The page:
Note that we must create a new variable (df2) to hold these changes in a new dataframe. If we were to simply “df.withColumnRenamed…”, (as we did above) it would only be a temporary change — there is no “inplace=True” parameter. We can also chain these all at once for each column name we want to be changed:

df2 = df.withColumnRenamed(‘2014 rank’, ‘2014_rank’)\
.withColumnRenamed(‘State Code’, ‘state_code’)\
.withColumnRenamed(‘2014 Population estimate’, ‘2014_pop_estimate’)\
.withColumnRenamed(‘2015 median sales price’, ‘2015_median_sales_price’)

Great! if we want to view selected columns within df2 to view, we can say:

df2.select([‘2014_rank’, ‘2014_pop_estimate’]).show()

This would show us only the values of the first 20 rows for the selected columns. Now let’s view the types of values within each column. A way we can do this is by using the method “.printSchema()” on our df2 variable.

# Printing out the schema of the dataframe
df2.printSchema()
Viewing the schema of df2

Oh no, we notice that all of our columns contain string values — even the columns that are supposed to contain numerical values! A way we can manually adjust the type of values within a column is somewhat similar to how we handled adjusting the names of the columns: using the “.withColumn()” method and chaining on the “.cast()” method. Before we initiate this on multiple columns at once, let’s break down one example:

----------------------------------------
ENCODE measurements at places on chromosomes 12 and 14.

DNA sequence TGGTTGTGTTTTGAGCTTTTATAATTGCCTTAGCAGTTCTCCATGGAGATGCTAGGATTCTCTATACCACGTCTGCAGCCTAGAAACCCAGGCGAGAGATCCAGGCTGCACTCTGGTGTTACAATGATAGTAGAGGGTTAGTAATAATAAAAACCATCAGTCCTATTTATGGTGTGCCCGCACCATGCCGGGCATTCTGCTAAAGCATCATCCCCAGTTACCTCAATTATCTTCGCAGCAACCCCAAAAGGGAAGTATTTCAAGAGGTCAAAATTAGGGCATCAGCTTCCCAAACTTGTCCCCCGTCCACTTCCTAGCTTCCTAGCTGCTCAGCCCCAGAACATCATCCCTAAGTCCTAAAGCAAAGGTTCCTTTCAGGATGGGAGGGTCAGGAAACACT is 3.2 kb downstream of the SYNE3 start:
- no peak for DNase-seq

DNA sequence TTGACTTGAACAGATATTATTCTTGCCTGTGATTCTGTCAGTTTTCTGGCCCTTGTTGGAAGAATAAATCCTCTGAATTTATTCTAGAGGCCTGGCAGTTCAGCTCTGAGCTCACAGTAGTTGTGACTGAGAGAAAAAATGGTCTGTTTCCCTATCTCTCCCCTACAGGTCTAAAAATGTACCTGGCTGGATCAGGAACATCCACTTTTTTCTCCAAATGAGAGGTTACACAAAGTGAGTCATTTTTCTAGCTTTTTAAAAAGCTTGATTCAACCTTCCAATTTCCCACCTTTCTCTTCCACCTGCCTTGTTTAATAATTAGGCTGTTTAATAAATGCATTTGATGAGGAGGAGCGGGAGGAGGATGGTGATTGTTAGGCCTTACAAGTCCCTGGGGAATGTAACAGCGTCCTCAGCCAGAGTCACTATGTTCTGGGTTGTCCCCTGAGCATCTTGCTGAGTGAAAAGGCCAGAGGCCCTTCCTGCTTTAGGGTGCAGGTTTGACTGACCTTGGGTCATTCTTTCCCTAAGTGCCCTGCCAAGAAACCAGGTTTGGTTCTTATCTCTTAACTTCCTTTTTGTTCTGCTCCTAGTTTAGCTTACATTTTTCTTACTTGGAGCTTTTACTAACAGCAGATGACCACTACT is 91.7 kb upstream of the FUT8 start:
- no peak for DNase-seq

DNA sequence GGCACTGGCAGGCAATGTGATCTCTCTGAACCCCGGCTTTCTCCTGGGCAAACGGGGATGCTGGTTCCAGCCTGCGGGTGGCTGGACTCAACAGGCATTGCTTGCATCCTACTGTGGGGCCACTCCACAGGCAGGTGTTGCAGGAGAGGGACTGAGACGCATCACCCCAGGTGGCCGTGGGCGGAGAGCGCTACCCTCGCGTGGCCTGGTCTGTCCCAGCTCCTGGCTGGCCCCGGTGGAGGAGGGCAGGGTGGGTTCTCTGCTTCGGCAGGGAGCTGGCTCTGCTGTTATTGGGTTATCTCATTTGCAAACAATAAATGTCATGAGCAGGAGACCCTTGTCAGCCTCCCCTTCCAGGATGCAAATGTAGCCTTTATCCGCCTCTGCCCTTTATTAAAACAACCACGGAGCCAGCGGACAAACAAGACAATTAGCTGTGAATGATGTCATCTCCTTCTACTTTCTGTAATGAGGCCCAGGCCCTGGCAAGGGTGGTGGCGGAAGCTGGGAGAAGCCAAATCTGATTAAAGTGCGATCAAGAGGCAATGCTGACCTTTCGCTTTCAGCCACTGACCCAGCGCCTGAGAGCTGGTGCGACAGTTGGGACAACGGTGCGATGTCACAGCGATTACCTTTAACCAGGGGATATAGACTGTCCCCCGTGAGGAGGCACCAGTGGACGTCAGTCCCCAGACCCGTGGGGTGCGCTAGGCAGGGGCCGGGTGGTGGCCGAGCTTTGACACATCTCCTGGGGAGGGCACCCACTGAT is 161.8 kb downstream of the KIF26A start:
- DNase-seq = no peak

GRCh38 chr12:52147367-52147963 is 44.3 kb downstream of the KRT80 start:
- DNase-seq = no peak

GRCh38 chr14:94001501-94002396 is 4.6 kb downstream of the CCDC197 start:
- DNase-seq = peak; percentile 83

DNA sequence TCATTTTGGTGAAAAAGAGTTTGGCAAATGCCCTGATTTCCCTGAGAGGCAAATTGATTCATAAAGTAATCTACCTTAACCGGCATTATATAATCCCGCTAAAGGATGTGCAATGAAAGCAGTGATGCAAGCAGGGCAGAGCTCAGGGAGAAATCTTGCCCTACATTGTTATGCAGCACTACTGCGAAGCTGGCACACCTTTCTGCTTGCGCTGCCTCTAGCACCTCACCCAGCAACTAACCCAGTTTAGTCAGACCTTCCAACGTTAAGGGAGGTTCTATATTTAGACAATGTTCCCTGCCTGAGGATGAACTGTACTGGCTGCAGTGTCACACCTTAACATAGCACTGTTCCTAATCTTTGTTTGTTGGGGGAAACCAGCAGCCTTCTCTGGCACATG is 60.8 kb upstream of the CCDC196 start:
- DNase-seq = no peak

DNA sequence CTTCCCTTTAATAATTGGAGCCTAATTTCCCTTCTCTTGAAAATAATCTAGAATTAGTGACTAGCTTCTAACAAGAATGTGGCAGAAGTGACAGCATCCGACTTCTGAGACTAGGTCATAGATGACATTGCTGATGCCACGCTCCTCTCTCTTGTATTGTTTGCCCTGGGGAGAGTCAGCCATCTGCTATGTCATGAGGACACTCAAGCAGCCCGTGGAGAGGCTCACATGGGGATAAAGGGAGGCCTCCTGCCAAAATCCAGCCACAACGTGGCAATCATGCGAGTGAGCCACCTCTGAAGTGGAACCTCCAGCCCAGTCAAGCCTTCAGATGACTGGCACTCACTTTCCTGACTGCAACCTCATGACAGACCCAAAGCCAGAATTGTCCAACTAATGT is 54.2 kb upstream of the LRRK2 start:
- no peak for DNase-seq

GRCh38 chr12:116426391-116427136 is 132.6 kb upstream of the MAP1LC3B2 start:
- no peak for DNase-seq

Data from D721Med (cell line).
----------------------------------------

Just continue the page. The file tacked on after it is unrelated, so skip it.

df2.withColumn(“2014_rank”, col(“2014_rank”).cast(IntegerType()))

In the above example, we are saying:

  • With this selected column: “2014_rank”
  • Make a new column called “2014_rank” (replacing the old column)
  • This new column will contain the old column’s values, but we will recast them as integer types

Like the previous method we used, “.withColumnRenamed”, the change is only temporary unless we create a new variable to hold the changed dataframe. Just like the previous method, we can chain multiple columns at once (it looks a little messy in the code block below):

df3 = df2.withColumn(“2014_rank”,col(“2014_rank”).cast(IntegerType()))\
.withColumn(“2014_pop_estimate”, col(“2014_pop_estimate”).cast(IntegerType()))\
.withColumn(‘2015_median_sales_price’, col(‘2015_median_sales_price’).cast(FloatType()))

Using SQL Syntax

Before we end this tutorial, let’s finally run some SQL querying on our dataframe! For SQL to work correctly, we need to make sure df3 has a table name. To do this, we simply say:

# Giving our df3 the table name 'pop_price'
df3.createOrReplaceTempView(‘pop_price’)

Now we can finally run a SQL query! It is extremely simple to run a SQL query in PySpark. Let’s run a basic query to see how it works:

# Viewing the top 10 cities based on the '2014_rank' column
top_10_results = spark.sql("""SELECT * FROM pop_price
WHERE 2014_rank <= 10
SORT BY 2014_rank ASC""")
top_10_results.show()
Top 10 2014 ranks

When we query from our dataframe using “spark.sql()”, it returns a new dataframe within the conditions of the query. We simply save the queried results and then view those results using the “.show()” method. If you would like to see the notebook I used for this blog, you can click on the link below (it will be valid for 6 months from the day of this post):

Thanks for reading — If you have any questions about the setup, feel free to reach out to me!

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Christopher Lewis

I am an aspiring Data Scientist and Data Analyst skilled in Python, SQL, Tableau, Computer Vision, Deep Learning, and Data Analytics.